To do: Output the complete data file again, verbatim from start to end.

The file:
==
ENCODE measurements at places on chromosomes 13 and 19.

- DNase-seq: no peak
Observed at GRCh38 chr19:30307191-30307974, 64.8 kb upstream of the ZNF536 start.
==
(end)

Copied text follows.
ENCODE measurements at places on chromosomes 13 and 19.

- DNase-seq: no peak
Observed at GRCh38 chr19:30307191-30307974, 64.8 kb upstream of the ZNF536 start.